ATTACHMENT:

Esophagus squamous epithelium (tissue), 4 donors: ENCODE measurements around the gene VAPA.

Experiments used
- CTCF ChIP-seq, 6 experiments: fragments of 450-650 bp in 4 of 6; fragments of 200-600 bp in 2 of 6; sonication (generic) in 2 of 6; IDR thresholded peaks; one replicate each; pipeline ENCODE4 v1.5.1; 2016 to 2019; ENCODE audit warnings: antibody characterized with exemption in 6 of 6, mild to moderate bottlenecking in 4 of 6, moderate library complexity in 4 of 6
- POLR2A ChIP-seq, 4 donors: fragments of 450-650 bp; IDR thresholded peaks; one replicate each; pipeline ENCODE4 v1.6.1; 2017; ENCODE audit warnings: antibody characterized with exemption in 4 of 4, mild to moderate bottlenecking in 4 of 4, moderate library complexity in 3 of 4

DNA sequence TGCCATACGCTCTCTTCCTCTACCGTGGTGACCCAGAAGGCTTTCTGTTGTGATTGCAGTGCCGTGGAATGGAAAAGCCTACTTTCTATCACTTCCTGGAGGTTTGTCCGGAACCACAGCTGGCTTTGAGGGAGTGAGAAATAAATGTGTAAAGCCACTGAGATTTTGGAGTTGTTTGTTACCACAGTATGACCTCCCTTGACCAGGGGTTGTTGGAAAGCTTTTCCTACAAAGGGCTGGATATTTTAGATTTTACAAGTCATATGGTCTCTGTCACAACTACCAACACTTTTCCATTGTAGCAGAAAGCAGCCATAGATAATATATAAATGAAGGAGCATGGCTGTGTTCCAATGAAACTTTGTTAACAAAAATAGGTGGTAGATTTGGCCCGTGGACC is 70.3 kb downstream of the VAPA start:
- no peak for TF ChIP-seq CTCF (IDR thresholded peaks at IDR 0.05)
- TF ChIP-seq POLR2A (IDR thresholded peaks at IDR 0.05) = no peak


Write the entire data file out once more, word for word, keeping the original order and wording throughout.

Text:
Esophagus squamous epithelium (tissue), 4 donors: ENCODE measurements around the gene VAPA.

Experiments used
- CTCF ChIP-seq, 6 experiments: fragments of 450-650 bp in 4 of 6; fragments of 200-600 bp in 2 of 6; sonication (generic) in 2 of 6; IDR thresholded peaks; one replicate each; pipeline ENCODE4 v1.5.1; 2016 to 2019; ENCODE audit warnings: antibody characterized with exemption in 6 of 6, mild to moderate bottlenecking in 4 of 6, moderate library complexity in 4 of 6
- POLR2A ChIP-seq, 4 donors: fragments of 450-650 bp; IDR thresholded peaks; one replicate each; pipeline ENCODE4 v1.6.1; 2017; ENCODE audit warnings: antibody characterized with exemption in 4 of 4, mild to moderate bottlenecking in 4 of 4, moderate library complexity in 3 of 4

DNA sequence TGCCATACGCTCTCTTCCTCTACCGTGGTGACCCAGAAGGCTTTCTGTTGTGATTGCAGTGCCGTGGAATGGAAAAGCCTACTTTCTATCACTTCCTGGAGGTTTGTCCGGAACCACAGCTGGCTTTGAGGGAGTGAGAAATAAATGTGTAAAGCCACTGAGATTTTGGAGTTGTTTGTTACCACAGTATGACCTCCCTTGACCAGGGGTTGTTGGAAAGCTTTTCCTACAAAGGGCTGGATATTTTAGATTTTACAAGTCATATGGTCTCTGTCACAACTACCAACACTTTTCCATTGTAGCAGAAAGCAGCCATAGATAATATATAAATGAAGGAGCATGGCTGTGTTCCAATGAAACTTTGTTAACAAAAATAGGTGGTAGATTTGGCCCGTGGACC is 70.3 kb downstream of the VAPA start:
- no peak for TF ChIP-seq CTCF (IDR thresholded peaks at IDR 0.05)
- TF ChIP-seq POLR2A (IDR thresholded peaks at IDR 0.05) = no peak